Thursday, October 12, 2017

S.Africa rules police murdered activist, 46 years on

Former anti-apartheid activist Mohamed Timol,

Former anti-apartheid activist Mohamed Timol, brother of late Ahmed Timol, triumphantly holds up a copy of a campaigning book, "Timol - A quest for justice," at the judgement proceedings in Pretoria. Photo AFP.  

Pretoria, South Africa | AFP/. An anti-apartheid activist who died in police custody 46 years ago did not commit suicide but was murdered by officers, a South African court ruled Thursday in a historic ruling for campaigners.

The court called for an officer involved in covering up the circumstances of the 1971 death to be investigated as an accessory to murder.

The packed courtroom in Pretoria burst into applause after the judge delivered his damning ruling.

Ahmed Timol, a 29-year-old campaigner against white-minority rule, was arrested in Johannesburg in October 1971.

After five days in detention, he died after plummeting from the city's police headquarters.

Officers from the feared security branch that held Timol said at the time he took his own life -- a verdict endorsed by an inquest in 1972.

But his family fought the ruling for decades and has campaigned hard to secure the legal review, which finally began in June.

"Timol did not jump out of the window but was pushed out of the window or off the roof," said judge Billy Mothle, reading a summary of his 129-page judgment.

"Members of the security branch... murdered Timol."

The judge called for security branch officer Joao Rodrigues, who admitted helping cover up the murder, to be prosecuted, but he acknowledged that the men actually responsible have since died.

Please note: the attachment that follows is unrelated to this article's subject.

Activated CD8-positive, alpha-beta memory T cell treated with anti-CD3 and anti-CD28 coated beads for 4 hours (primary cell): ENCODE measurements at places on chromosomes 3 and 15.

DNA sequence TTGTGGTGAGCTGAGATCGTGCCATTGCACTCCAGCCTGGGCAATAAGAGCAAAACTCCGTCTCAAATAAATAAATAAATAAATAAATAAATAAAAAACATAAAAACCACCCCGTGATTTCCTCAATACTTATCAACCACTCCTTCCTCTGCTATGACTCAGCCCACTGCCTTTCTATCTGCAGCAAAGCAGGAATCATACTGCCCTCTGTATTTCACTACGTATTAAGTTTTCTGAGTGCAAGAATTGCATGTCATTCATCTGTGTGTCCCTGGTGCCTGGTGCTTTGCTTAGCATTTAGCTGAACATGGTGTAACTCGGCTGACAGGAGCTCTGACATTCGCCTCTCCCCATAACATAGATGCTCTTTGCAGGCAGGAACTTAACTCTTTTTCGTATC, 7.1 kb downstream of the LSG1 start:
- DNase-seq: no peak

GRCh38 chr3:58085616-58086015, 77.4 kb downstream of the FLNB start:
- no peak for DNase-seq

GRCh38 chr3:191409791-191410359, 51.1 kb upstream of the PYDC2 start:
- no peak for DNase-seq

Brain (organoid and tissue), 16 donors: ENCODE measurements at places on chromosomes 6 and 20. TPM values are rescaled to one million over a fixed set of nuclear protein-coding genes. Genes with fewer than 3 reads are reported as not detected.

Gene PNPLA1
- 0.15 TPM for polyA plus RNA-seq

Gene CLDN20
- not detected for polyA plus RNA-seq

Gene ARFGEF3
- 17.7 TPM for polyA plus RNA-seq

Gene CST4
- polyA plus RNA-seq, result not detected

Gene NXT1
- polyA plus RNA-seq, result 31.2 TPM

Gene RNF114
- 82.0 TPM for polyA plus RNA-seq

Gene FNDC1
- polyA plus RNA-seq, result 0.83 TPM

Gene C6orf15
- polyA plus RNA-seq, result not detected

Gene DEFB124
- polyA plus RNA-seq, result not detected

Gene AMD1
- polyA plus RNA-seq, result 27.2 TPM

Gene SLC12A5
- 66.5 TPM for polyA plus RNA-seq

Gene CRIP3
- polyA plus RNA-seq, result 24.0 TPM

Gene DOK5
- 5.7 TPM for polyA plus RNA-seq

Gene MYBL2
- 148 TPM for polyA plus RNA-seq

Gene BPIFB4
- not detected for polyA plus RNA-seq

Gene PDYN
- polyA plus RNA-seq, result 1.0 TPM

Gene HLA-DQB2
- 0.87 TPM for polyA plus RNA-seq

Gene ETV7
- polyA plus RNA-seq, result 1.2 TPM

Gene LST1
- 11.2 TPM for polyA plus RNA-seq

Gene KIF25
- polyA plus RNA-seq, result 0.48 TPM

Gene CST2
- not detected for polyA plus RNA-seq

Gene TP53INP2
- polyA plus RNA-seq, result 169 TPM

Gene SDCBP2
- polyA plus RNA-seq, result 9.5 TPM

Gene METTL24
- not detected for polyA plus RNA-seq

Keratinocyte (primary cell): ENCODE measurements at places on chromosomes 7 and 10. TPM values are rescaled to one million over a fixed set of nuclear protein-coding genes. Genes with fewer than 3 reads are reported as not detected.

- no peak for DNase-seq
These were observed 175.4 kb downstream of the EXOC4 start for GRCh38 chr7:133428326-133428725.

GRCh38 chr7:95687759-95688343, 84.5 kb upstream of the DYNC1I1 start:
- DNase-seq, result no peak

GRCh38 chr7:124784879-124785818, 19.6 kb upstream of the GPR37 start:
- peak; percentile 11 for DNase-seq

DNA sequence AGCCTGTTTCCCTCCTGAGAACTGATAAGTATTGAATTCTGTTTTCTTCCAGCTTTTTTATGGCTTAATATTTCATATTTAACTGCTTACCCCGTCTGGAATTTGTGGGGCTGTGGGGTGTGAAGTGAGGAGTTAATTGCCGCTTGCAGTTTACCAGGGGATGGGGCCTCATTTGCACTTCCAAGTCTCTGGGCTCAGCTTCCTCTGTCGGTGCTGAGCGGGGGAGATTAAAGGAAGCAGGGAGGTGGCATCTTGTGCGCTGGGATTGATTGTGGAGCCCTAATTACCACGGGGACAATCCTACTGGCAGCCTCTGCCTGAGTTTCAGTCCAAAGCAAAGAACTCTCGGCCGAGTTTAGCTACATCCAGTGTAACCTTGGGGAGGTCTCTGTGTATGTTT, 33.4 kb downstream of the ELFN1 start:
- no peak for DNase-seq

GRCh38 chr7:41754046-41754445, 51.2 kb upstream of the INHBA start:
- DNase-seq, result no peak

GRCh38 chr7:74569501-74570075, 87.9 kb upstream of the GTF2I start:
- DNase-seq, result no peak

"Most of the main perpetrators have since passed on (but) all security branch officers responsible for guarding and interrogating Timol are collectively responsible for his injuries," said Mothle.

- 'Viva Ahmed Timol!' -

Members of the South African Communist Party present shouted "Viva Ahmed Timol!" as the judge adjourned the hearing and the public gallery burst into applause.

"Judge Billy Mothle delivered a fine -- a superb -- judgement," said Salim Essop who was arrested, detained and tortured alongside Timol in 1971.

"He concluded that the police were responsible for his death... they may not have intended to kill him but they did have the risk of killing him by torturing him and in that respect they were responsible for his murder."

Mothle called for families who lost relatives in circumstances similar to Timol's to be assisted in reopening their cases -- especially when suicide was recorded as the cause of death.

George Bizos, an anti-apartheid icon who was close friends with Nelson Mandela, welcomed the outcome and said that the case had exposed how the era had been previously unaccountable.

The judge also praised Imtiaz Cajee, Timol's nephew, for successfully reopening the case.


"His efforts should be elevated as an example  of how citizens should assert their constitutional rights," said Mothle.

For many, the case -- the culmination of a relentless campaign by the activist's family -- has brought back raw memories of apartheid.

During the review, the Pretoria court heard from pathologists, former security officers and victims of apartheid brutality.

Their evidence triggered emotional responses in court 2D -- including from the family who have been present at every hearing.